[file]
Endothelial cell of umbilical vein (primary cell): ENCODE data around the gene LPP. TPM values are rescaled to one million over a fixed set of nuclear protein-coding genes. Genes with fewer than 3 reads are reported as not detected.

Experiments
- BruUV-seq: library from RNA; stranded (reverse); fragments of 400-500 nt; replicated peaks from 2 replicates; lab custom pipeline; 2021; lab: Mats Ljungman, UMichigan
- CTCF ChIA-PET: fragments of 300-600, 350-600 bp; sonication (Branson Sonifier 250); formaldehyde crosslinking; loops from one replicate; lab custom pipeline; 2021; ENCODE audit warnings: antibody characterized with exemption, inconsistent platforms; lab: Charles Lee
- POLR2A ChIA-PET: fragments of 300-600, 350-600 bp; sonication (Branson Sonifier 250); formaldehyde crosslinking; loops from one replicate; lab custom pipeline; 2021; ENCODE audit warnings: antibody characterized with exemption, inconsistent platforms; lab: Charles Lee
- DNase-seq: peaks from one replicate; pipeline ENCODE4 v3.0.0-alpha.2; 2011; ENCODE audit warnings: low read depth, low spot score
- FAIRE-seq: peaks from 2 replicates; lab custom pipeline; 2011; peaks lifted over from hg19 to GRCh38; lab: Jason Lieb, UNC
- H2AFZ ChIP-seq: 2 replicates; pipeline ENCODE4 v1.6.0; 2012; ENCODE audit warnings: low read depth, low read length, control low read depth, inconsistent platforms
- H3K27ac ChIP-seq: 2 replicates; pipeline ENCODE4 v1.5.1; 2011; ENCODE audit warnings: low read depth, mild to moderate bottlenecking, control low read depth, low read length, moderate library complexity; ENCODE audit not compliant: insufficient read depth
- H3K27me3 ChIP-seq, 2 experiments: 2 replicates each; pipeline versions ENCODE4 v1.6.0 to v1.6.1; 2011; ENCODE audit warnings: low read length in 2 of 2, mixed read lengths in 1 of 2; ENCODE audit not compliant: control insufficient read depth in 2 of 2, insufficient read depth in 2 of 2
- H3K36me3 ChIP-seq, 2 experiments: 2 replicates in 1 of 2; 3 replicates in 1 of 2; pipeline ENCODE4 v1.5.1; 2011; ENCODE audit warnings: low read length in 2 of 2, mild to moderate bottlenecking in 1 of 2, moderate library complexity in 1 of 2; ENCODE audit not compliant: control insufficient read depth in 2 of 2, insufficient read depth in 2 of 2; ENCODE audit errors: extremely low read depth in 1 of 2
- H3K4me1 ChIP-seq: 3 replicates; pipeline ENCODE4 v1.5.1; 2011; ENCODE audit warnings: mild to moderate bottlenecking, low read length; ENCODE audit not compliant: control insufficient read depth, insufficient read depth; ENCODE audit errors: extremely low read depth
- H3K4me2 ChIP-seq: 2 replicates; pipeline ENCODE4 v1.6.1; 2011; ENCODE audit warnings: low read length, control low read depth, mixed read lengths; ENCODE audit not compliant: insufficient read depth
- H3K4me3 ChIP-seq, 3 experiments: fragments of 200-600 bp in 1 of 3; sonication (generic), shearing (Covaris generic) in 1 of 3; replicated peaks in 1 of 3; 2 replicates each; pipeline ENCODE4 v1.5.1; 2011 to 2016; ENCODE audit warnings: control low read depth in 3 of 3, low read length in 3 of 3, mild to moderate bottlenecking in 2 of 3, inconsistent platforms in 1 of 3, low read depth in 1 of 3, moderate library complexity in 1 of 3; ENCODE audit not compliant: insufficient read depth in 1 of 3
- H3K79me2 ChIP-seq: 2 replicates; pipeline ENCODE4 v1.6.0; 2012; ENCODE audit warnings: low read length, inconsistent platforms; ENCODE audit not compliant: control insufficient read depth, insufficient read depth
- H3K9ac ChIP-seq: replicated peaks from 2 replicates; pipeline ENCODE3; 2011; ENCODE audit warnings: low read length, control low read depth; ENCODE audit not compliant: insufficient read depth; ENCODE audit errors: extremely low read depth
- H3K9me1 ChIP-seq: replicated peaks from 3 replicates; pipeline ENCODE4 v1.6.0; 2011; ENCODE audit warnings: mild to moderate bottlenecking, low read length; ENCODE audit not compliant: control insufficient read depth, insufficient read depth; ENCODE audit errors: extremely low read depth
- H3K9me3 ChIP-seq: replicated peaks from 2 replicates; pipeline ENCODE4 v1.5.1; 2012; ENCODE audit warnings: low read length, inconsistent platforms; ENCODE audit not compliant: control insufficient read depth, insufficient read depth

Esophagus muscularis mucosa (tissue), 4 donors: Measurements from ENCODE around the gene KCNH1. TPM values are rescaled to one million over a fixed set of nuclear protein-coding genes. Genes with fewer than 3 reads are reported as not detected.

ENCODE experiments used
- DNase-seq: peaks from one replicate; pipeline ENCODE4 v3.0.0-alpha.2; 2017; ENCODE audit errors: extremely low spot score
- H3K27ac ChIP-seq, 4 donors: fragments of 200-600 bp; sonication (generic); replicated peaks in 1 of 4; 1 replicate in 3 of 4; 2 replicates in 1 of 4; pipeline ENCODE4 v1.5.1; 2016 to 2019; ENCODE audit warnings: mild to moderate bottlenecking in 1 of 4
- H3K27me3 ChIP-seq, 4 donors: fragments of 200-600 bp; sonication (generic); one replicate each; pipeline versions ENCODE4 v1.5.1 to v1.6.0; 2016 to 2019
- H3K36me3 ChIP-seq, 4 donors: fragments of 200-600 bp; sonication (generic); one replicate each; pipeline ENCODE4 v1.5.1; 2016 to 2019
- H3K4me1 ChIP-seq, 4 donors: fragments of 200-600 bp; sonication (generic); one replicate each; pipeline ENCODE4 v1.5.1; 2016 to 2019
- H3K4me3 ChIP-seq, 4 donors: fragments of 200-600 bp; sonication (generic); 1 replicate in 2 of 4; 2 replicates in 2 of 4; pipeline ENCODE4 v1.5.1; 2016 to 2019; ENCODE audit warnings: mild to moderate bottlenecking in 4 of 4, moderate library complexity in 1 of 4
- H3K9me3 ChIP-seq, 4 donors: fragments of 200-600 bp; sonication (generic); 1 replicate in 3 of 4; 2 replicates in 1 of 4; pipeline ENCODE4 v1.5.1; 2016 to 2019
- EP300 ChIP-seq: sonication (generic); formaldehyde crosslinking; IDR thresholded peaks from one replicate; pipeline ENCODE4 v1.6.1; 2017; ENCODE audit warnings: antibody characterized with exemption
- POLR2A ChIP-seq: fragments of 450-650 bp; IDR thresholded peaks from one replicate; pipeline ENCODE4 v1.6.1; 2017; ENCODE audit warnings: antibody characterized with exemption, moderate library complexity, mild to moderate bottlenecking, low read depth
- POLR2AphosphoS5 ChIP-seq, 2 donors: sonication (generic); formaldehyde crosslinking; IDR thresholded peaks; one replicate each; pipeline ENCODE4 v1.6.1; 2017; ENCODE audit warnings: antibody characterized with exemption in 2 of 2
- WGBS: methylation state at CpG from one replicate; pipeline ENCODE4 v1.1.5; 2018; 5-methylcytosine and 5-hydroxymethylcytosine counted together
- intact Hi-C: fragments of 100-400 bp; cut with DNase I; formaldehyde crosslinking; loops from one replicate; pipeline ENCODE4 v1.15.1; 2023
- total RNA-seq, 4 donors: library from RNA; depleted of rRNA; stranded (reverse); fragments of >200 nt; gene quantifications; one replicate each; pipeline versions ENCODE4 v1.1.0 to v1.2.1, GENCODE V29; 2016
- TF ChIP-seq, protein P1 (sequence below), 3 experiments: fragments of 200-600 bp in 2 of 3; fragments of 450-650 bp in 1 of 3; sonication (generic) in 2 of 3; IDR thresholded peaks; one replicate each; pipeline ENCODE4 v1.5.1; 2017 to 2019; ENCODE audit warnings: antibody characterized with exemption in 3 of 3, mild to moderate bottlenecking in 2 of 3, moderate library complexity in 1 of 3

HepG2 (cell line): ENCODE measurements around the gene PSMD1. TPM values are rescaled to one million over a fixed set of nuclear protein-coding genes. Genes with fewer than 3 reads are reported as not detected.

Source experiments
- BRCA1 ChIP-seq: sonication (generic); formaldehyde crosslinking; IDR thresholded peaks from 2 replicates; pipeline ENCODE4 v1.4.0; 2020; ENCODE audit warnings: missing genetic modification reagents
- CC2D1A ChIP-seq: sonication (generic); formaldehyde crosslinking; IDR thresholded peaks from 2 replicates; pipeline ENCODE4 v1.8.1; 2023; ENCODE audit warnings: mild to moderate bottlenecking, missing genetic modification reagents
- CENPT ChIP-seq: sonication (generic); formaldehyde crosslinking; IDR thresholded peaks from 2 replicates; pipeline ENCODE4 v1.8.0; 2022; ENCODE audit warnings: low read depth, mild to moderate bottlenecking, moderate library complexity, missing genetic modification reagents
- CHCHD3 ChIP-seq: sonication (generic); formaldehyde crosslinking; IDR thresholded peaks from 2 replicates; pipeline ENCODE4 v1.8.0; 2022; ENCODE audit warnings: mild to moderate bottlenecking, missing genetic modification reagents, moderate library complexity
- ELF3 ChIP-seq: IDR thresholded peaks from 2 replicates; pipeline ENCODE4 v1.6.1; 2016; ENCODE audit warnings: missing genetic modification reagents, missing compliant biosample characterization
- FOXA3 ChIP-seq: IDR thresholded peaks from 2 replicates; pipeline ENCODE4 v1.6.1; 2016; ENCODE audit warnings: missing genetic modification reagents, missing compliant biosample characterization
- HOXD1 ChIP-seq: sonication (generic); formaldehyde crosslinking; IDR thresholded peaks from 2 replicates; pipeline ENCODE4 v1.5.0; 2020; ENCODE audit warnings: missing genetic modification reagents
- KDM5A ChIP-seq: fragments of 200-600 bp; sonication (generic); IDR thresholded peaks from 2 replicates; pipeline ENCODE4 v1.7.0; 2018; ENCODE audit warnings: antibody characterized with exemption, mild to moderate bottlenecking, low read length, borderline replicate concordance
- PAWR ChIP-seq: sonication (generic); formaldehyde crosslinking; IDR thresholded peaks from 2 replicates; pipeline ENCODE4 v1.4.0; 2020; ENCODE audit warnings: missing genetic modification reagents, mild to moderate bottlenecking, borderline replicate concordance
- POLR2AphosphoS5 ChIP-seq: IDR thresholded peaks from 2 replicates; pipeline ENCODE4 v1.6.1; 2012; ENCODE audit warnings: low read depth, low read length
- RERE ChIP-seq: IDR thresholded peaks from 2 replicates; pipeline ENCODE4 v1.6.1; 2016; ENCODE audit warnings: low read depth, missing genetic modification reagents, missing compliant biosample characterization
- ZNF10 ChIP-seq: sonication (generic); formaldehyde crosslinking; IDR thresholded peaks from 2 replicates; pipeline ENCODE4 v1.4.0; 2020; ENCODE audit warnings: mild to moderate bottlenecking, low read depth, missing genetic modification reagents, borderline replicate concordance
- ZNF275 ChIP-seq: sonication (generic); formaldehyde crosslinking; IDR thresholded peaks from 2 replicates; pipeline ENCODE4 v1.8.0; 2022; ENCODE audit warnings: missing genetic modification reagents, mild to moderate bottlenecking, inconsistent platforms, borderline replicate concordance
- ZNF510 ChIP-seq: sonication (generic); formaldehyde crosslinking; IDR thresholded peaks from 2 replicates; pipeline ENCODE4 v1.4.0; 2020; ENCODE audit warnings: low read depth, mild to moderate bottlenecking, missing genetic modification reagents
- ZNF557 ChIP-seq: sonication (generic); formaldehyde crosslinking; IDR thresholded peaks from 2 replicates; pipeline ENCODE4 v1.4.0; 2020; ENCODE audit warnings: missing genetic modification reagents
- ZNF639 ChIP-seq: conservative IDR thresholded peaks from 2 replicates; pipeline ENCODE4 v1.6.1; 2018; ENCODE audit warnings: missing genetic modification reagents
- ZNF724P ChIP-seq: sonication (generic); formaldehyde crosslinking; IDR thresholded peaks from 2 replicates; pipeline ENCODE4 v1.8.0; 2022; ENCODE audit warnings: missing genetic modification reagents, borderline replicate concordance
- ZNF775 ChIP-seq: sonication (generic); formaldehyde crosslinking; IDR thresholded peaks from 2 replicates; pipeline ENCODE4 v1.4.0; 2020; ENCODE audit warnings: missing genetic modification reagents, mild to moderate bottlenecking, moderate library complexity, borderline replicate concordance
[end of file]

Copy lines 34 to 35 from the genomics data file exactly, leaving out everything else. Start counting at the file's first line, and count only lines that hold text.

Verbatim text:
- TF ChIP-seq, protein P1 (sequence below), 3 experiments: fragments of 200-600 bp in 2 of 3; fragments of 450-650 bp in 1 of 3; sonication (generic) in 2 of 3; IDR thresholded peaks; one replicate each; pipeline ENCODE4 v1.5.1; 2017 to 2019; ENCODE audit warnings: antibody characterized with exemption in 3 of 3, mild to moderate bottlenecking in 2 of 3, moderate library complexity in 1 of 3

HepG2 (cell line): ENCODE measurements around the gene PSMD1. TPM values are rescaled to one million over a fixed set of nuclear protein-coding genes. Genes with fewer than 3 reads are reported as not detected.